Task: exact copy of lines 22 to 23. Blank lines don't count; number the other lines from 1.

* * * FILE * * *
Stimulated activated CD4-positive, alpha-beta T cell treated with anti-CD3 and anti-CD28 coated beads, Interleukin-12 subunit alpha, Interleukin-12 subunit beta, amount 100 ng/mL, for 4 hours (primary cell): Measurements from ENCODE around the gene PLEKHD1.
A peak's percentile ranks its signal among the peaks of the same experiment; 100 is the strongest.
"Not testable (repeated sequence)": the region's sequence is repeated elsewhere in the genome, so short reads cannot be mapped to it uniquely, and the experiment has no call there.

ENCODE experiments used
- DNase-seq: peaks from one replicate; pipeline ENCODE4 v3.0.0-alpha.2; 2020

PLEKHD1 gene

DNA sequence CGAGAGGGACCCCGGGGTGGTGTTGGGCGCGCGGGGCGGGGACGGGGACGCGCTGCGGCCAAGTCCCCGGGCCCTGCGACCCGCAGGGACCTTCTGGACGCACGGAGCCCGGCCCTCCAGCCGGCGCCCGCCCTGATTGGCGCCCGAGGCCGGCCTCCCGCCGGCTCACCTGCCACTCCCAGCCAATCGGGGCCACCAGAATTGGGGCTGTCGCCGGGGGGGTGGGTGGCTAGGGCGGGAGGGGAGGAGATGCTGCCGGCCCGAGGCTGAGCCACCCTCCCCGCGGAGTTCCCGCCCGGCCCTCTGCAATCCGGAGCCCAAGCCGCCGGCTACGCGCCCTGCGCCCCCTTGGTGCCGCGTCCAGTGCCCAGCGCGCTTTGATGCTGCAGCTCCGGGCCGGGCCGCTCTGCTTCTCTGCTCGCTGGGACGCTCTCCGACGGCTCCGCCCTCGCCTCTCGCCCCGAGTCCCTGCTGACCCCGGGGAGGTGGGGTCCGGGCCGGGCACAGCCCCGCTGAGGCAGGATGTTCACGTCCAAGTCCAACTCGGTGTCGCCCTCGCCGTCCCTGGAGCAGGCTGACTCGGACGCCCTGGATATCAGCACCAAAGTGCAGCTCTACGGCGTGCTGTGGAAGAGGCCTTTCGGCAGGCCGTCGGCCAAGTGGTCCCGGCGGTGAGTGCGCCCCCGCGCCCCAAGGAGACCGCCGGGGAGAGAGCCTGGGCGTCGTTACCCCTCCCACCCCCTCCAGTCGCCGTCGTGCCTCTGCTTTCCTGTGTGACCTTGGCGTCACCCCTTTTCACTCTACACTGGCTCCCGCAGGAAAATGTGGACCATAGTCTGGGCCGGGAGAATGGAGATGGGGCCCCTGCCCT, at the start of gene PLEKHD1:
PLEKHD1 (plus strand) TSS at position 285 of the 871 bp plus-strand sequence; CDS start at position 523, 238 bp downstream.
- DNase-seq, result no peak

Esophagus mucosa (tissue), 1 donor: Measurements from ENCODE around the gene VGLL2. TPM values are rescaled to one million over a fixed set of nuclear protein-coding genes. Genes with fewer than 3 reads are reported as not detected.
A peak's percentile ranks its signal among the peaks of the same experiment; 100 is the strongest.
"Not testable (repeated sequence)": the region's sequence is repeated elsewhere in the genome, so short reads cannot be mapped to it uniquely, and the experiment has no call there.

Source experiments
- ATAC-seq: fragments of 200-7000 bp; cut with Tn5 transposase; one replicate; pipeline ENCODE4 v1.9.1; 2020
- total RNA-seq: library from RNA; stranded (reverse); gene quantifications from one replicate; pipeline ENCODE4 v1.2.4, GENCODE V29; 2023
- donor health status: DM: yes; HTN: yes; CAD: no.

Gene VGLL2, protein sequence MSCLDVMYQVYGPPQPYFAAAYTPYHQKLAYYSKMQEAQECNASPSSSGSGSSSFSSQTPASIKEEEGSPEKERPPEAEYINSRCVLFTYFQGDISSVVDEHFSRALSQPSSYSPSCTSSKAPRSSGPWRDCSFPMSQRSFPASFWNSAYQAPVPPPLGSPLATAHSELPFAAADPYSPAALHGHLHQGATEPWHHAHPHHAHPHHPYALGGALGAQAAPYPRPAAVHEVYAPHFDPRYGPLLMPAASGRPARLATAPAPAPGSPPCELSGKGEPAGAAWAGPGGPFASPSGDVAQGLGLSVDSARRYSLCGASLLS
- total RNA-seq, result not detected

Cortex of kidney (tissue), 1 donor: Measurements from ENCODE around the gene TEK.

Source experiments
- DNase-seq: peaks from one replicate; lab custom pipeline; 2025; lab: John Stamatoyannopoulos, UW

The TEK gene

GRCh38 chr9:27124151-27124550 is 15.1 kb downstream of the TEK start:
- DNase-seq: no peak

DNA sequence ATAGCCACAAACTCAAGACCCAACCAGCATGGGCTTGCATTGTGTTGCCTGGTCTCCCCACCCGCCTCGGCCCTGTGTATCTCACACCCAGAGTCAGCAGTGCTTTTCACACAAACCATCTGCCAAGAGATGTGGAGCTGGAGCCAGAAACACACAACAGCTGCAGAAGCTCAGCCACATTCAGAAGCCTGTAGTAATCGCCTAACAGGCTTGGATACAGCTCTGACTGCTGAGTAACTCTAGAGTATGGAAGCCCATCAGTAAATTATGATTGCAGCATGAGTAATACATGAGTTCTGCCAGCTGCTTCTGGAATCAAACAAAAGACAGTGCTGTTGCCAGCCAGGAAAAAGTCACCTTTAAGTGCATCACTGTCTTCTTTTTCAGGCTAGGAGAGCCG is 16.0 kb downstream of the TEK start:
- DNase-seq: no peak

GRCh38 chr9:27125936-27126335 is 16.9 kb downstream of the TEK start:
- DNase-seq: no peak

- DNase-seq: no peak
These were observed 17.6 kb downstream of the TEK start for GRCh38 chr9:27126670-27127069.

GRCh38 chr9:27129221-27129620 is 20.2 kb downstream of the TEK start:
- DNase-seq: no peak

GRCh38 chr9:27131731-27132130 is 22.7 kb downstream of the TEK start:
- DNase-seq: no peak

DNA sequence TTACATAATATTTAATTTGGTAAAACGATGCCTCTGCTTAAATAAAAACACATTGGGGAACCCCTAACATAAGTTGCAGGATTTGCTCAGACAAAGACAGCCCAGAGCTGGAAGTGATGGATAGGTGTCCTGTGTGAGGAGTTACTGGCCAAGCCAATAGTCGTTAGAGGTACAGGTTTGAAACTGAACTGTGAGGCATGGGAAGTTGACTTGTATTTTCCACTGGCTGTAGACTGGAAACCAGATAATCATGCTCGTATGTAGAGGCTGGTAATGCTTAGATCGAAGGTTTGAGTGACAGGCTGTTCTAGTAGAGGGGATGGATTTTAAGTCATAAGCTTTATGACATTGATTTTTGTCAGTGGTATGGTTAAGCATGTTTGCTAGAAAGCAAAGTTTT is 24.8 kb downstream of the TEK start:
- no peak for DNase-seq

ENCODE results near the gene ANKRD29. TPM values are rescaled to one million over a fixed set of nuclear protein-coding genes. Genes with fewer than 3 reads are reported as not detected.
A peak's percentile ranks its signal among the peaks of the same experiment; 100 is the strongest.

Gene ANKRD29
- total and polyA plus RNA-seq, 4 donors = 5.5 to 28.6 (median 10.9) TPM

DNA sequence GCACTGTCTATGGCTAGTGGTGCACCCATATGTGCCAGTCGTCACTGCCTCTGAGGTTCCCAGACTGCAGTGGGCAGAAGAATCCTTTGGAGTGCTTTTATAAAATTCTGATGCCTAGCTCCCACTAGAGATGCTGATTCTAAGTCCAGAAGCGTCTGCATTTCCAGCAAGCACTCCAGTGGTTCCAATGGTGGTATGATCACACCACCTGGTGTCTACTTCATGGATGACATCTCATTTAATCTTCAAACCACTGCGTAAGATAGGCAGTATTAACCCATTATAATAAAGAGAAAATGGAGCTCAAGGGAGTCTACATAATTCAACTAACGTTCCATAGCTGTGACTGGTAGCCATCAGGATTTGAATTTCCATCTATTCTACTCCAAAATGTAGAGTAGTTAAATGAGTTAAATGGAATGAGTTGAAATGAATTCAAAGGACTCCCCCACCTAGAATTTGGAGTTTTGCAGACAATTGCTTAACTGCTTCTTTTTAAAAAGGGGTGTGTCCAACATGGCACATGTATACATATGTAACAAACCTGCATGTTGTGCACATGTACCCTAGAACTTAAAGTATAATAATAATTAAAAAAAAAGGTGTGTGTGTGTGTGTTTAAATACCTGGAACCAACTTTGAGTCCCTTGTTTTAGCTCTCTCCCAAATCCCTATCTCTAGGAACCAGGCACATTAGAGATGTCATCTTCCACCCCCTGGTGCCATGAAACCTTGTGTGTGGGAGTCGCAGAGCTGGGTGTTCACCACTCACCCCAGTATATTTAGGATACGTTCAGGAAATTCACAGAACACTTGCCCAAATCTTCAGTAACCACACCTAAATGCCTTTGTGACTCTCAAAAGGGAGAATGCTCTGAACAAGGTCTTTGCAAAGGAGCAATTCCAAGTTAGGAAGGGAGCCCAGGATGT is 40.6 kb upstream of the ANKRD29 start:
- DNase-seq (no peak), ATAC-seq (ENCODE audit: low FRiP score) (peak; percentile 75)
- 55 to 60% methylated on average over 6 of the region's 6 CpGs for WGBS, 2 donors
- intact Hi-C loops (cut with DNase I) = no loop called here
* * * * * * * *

The TEK gene

GRCh38 chr9:27124151-27124550 is 15.1 kb downstream of the TEK start: